Plenty of folks still spit out the epithet of Government Motors when they talk about GM. But while I’m not naïve enough to consider the crisis-era bailout was no big deal — or to believe the spin by GM’s PR department that it theoretically repaid taxpayers in full with interest — I’m willing to look dispassionately at the stock to decide if it’s a buy or a sell today.

Exhibit A are recent earnings that topped expectations and has seen GM stock rally as a result. Sure, the bar was a bit low, but considering the stumbles of other automakers and the very real weight of last year’s labor disruptions, it was a meaningful beat.

Exhibit B is an average rating of “buy” among 17 analysts on Wall Street, with an average target of $46.50, or roughly 40% upside.

Exhibit C is a rock-bottom valuation even cheaper than Ford; GM trades at less than six times forward earnings and at only about a third of next year’s sales.

In summation, you have a stock that has topped expectations and boasts a high consensus price target amid a low valuation. Sounds like a bull case to me.

And for those who continue to be wrapped up in the war with Tesla, it’s important to remember that GM played an important role in pushing us toward an electric future with its mass-market plug-in hybrid, the Chevy Volt. And though its Cruise autonomous-vehicle unit may not be as well-known as Tesla’s Autopilot, it is charging hard at the opportunities of the future with an impressive 1,800 staffers; in January, the group unveiled a prototype car with no steering wheel planned for use in ride-sharing services.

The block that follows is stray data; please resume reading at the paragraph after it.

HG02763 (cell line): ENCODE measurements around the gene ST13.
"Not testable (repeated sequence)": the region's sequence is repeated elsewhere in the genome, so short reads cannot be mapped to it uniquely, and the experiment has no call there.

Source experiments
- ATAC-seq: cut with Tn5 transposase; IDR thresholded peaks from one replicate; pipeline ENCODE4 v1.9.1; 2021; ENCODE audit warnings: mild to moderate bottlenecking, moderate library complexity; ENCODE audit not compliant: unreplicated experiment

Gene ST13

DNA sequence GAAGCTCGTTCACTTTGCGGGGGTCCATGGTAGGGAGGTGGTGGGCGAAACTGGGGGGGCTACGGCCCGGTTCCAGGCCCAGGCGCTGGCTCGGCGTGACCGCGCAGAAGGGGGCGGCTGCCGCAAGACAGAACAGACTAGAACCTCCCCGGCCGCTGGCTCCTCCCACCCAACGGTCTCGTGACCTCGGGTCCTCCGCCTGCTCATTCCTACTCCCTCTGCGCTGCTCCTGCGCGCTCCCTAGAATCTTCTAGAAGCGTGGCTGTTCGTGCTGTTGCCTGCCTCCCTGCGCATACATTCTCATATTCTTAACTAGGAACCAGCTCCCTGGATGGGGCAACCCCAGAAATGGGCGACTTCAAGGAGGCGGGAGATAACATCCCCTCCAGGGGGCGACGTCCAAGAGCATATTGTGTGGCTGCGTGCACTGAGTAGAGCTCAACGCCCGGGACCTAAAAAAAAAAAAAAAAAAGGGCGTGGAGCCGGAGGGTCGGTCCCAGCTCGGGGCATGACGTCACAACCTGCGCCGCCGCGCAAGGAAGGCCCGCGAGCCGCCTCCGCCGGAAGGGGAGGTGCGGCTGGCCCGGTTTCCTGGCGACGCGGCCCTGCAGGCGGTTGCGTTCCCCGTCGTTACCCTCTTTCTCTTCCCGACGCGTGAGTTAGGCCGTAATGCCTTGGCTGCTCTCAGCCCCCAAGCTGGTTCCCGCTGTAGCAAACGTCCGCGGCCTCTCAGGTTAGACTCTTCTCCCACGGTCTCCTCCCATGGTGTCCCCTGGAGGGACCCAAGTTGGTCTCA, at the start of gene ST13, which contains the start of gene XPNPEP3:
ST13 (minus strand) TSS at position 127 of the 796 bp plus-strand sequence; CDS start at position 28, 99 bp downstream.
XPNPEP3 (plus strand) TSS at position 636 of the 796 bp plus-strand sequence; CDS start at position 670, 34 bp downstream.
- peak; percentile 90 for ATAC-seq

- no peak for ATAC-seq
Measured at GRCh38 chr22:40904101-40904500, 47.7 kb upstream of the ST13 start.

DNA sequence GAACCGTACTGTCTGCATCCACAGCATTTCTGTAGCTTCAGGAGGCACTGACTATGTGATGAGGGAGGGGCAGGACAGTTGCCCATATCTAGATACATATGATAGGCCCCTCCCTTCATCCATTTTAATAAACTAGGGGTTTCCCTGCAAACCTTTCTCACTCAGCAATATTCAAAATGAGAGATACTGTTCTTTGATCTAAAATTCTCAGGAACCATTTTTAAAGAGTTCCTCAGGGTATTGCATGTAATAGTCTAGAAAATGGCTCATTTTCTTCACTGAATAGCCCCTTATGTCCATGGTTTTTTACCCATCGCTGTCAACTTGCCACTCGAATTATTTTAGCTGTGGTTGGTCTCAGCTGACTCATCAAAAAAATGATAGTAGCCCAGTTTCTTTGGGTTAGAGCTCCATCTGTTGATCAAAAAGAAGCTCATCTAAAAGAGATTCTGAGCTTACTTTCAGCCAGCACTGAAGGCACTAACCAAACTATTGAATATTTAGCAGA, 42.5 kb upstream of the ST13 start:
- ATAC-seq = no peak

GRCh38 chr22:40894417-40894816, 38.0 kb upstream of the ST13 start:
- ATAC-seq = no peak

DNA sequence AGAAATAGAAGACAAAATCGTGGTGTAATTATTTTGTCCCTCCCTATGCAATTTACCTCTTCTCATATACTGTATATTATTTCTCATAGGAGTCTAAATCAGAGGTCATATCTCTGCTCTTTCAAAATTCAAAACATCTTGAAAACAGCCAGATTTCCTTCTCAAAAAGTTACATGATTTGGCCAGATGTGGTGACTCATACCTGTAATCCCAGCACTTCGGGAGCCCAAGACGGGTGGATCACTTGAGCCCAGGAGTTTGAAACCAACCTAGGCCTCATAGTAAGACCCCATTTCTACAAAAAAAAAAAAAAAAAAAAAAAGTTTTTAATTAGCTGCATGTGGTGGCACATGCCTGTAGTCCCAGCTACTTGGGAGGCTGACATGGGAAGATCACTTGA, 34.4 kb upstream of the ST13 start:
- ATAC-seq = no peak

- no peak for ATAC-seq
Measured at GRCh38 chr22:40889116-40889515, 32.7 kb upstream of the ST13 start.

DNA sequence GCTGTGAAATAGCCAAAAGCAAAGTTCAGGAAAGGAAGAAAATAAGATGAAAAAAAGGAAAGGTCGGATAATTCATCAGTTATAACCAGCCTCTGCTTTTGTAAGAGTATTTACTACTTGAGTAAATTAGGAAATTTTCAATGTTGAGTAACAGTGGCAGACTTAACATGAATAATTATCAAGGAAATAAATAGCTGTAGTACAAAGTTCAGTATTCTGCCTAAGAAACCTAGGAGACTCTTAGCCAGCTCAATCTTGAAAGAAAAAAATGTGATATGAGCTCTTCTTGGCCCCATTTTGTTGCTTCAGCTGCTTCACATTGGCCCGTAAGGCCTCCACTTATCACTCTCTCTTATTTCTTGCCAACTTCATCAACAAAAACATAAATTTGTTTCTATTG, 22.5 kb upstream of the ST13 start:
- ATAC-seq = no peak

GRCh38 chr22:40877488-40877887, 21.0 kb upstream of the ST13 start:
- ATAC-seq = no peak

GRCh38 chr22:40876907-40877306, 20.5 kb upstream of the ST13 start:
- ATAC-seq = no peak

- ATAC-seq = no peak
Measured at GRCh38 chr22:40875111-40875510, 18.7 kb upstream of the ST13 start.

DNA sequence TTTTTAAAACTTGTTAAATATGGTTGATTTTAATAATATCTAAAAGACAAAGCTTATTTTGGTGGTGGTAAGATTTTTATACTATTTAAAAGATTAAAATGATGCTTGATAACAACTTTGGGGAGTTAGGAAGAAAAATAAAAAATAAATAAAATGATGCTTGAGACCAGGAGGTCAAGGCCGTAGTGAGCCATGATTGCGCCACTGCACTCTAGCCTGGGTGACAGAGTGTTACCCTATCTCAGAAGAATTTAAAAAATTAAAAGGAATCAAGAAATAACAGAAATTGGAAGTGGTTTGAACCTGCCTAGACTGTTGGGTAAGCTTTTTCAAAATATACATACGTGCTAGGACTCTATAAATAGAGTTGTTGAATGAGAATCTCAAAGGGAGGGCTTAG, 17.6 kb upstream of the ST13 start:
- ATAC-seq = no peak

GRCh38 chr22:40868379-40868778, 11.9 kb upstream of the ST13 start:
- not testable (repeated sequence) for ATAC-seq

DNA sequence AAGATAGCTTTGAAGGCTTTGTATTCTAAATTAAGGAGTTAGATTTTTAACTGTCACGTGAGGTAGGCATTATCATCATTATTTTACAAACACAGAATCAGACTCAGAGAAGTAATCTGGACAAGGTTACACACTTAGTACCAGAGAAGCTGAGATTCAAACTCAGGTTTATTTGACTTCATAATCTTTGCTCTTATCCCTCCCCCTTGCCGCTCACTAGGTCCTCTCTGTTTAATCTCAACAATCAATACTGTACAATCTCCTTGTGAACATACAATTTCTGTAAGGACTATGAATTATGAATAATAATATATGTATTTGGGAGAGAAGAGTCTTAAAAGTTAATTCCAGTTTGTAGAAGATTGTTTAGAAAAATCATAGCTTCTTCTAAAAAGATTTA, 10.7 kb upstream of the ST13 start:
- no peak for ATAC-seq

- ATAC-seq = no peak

Sure, the general slowdown in global auto sales and the uncertainty of a high-tech future may weigh on the long-term outlook of GM. But, like Ford, GM has seen this movie before and bounced back nicely in the short-term. As recently as May 2019, the automaker saw overly negative sentiment drive it down to around $33, and by July it was back above $40 for a quick 20% gain.

The case for Chrysler

Though Fiat Chrysler Automobiles FCAU, -3.58% has one foot in Milan, it still remains a manufacturer with deep Detroit roots. And like its partners in Big Auto, FCAU has a pretty compelling value proposition for those bold enough to buy this dip.

No stranger to labor issues of its own thanks in part to the coronavirus in China, there is risk of a business disruption in the current quarter. But management has offered upbeat forecasts. After better-than-expected results in its most recent quarter, that’s encouraging.

Bigger picture, FCAU also stands to benefit from a planned $50 billion “merger of equals” with France’s Peugeot that will move the combined firm up to the world’s fourth-largest automaker that could sell a combined nine million or so vehicles annually. There will undoubtedly be efficiencies to be gained from this deal, and a host of positive headlines about cost-cutting investors can look forward to.

The uncertainty of a big merger coupled with the general uncertainty around the evolving car market is not to be discounted in the long term, and time will tell if this ultimately proves to be the right move. However, the short-term outlook is bright as FCUA rides its recent 7% increase in quarterly profits and the hopes of the Peugeot merger. After all, while the North American market and China have had troubles, there has been a mild recovery in the European market. With a strong foothold in Europe, this legacy automaker could be the best positioned of all in the Big 3 to capitalize on short-term trends and deliver outperformance to shareholders.

Jeff Reeves is a MarketWatch columnist. He owns no shares in any of the stocks named here.